One of the biggest credit ratings agency has sounded the alarm for Wahoo’s debts, after the company missed payment months after being warned that such a scenario could be on the horizon; but Wahoo has claimed that it has a “special agreement” with its lenders regarding the delay.
The latest credit downgrade for the Georgia-based tech and fitness company comes from Moody’s Investors after missed debt service payment due 31 March 2023 and the expiration of the applicable grace period, SGB Media reports.
Earlier this year, we reported that S&P Global Ratings, another leading ratings agency downgraded Wahoo’s credit rating, warning that it believes that unless the company can raise further funding or restructure its debt, its finances as they currently stand are “unsustainable.”
However, road.cc has received a statement from Wahoo Fitness, addressing this development: “Wahoo has made a special agreement to delay our scheduled interest and principal payment with our lenders for our long term note and revolving credit facility.
“The credit agencies define a default - as any missed interest or principal payment, regardless of any prearranged agreement. We are actively collaborating and moving forward positively with the support of our lenders and our private equity partner Rhone - to create a new capital structure that meets the long term needs of the business.
“In the meantime, Wahoo remains committed to providing the best products and experiences for our customers and remaining true to our mission of building a better athlete in all of us.”
According to SGB Media’s report, Moody’s has lowered Wahoo’s credit ratings on three fronts, with the company having a setback of $30 million recurring line of credit as well as a $225 million principal loan, with the agency stating that “the outlook is negative”.
Wahoo Fitness was founded in 2009, and has since become one of the biggest cycling GPS computer brands, along with boasting a line of popular indoor training products. However, it has reportedly found itself in troubled waters since last year.
S&P had previously downgraded the company’s ratings last September as its earnings were sharply below S&P’s expectations, before warning of liquidation in January this year, and finally dropping the rating to a D from a CCC- in April.
Both Moody and S&P make up two of the ‘Big 3’ credit ratings agencies, and both of them raising concerns perhaps does not bode well for Wahoo.
Moody’s said in its analysis, “[Wahoo] missed the 31 March 2023 interest and principal payment past the five business days grace period. The ratings also reflect the high likelihood of a material debt restructuring as the company continues to discuss strategic alternatives with its lenders to pursue a sustainable capital structure, as well as Moody’s view of recovery.
“Wahoo has small revenue scale and a narrow product focus in a discretionary and competitive niche market. Moderation in demand following a surge during the pandemic, and increased competition in smart trainers including alternatives offered at much lower price points have created pressure on earnings and cash flow.”
The rating agency added: “Wahoo’s ESG credit impact score is very highly negative (CIS-5) driven by its very highly negative exposure to governance risks related to its concentrated ownership, aggressive financial strategy and risk management, and missed interest and principal payments. The company is moderately negatively exposed to environmental and social risks.”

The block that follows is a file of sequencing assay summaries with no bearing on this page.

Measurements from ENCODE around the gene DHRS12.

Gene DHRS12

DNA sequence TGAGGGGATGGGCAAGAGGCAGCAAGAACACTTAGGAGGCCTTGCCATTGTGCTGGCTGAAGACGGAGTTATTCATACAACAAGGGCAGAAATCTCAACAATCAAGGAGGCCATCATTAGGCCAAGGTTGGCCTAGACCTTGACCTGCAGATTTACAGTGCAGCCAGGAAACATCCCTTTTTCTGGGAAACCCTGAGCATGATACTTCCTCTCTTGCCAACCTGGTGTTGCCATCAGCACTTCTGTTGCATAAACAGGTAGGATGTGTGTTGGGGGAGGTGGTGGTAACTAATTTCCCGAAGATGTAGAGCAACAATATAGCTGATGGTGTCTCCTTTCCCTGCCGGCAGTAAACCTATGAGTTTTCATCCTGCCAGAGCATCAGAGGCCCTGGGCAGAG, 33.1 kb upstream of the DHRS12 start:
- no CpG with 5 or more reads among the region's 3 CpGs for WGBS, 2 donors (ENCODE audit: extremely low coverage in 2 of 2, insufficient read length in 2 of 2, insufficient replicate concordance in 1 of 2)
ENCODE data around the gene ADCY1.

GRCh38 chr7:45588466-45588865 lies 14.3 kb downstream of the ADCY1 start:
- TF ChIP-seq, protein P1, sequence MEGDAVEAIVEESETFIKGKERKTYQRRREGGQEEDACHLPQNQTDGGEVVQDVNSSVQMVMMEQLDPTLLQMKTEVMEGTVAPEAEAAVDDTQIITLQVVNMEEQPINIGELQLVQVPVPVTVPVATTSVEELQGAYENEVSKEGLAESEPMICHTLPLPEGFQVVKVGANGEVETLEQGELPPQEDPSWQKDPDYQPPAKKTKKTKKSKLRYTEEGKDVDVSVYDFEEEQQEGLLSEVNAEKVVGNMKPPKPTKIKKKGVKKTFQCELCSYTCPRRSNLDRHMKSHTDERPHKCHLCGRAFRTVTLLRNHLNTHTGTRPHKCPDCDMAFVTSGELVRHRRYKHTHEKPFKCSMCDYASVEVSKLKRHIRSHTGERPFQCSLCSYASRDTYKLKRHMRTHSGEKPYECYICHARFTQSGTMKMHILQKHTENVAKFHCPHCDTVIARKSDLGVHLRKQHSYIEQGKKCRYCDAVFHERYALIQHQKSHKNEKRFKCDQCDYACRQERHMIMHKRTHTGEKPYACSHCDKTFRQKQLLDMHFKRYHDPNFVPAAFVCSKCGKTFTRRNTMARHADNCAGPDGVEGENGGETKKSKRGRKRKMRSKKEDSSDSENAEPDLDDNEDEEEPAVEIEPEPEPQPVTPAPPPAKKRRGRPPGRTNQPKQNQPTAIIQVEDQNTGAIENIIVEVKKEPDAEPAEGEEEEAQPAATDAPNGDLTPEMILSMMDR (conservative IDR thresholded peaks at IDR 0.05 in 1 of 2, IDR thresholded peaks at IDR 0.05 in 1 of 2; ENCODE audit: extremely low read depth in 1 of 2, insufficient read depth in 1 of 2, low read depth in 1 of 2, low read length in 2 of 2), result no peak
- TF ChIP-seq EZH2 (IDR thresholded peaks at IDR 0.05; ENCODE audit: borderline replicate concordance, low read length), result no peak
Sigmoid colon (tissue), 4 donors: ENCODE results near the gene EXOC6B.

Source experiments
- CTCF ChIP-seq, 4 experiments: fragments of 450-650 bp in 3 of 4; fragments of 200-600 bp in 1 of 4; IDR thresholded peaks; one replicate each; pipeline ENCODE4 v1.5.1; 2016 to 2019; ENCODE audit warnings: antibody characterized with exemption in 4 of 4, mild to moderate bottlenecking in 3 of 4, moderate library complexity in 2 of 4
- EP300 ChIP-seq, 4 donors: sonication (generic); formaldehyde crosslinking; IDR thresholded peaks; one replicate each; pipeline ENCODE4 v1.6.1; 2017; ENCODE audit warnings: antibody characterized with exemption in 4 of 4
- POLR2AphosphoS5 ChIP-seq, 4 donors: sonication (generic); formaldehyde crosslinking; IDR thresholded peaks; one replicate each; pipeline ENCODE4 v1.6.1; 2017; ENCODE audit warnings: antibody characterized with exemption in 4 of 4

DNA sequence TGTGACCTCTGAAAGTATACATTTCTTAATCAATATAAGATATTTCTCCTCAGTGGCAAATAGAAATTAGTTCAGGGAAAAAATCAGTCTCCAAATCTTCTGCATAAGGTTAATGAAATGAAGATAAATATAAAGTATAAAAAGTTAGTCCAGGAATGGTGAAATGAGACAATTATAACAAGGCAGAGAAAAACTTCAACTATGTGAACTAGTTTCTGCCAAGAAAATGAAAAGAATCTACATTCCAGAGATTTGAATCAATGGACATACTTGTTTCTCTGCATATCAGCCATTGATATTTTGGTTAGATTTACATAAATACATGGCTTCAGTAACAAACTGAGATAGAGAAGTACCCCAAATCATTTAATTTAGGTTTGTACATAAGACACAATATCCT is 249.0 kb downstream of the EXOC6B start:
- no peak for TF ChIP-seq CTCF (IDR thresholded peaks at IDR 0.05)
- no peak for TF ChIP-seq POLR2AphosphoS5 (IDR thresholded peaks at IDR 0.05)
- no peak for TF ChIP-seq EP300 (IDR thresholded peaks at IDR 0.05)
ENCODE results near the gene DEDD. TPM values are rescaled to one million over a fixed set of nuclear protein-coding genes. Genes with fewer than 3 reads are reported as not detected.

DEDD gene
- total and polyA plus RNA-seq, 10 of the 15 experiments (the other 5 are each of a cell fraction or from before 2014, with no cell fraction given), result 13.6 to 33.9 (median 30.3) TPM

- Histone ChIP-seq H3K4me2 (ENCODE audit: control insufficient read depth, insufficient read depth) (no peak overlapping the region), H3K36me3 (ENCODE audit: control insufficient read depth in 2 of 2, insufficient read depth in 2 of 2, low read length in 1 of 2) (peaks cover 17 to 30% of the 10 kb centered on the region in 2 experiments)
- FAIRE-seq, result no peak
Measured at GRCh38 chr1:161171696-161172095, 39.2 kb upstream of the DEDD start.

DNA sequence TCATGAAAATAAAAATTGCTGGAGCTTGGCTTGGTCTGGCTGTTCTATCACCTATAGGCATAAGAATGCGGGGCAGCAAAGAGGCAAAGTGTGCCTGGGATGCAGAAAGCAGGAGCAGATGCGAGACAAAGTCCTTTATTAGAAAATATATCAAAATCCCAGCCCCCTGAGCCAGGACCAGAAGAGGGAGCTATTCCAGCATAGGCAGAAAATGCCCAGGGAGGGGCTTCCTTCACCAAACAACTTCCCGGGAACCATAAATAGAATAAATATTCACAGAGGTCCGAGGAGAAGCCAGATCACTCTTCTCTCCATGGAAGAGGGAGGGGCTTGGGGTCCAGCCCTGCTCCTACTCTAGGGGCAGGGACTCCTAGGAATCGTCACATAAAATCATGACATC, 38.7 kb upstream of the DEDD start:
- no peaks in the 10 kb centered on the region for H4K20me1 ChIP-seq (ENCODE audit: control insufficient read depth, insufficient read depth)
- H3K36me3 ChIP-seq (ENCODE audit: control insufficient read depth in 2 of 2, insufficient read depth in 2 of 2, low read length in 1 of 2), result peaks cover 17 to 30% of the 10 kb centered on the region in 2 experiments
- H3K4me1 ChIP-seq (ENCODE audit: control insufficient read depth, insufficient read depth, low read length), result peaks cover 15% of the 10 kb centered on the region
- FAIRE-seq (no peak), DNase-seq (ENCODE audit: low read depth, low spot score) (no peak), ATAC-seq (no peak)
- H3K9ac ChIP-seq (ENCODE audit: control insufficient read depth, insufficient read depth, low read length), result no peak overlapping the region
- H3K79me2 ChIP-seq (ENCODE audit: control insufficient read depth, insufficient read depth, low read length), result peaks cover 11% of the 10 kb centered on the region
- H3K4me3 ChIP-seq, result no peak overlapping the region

The company, which besides its Kickr range of smart trainers and bikes also sells products including the Elemnt Bolt range of bike computers and smartwatches, and in 2019 bought pedal brand Speedplay and indoor training platform The Sufferfest – subsequently rebranded Wahoo Systm – was among those that were boosted during 2020 and 2021 as lockdowns around the world saw many cyclists switch indoors for their training.
Moody’s latest downgrade of Wahoo’s credit rating is a further sign of the pressures currently facing the cycling industry, with Wahoo and fitness tracking giants Strava reported to have cut their workforces by 15 per cent late last year, and US-based bike firm Specialized confirming in January that it was slashing one in eight jobs worldwide.
In January, Halfords, the UK’s biggest bicycle retailer, said that the domestic cycling market had contracted by 20 per cent over the past year. A month later, the Bicycle Association also observed the sales slowdown since the Covid bike boom in its annual report, with sales of bikes in the UK dropping to the lowest level in two decades.
However, with reports of headwinds, some cycling manufacturers have enjoyed a good start to the year, indicating that it may not be all doom and gloom for the industry.
Earlier this week, we reported that Pon Bike, the world’s largest bicycle manufacturer, hit £2 billion sales, doubling its turnover from last year. CEO Smalbraak said that his company has already started the year with full order books for its bike division.
In February, there was also the news of Shimano, the world’s largest bicycle component manufacturer, achieving a record sales of £3.2 billion, despite slowing demands. So maybe there’s still time for Wahoo to avoid the debt net and survive this post-pandemic onslaught on the bike industry...
Adwitiya joined road.cc in 2023 as a news writer after graduating with a masters in journalism from Cardiff University. His dissertation focused on active travel, which soon threw him into the deep end of covering everything related to the two-wheeled tool, and now cycling is as big a part of his life as guitars and football. He has previously covered local and national politics for Voice Wales, and also likes to writes about science, tech and the environment, if he can find the time. Living right next to the Taff trail in the Welsh capital, you can find him trying to tackle the brutal climbs in the valleys.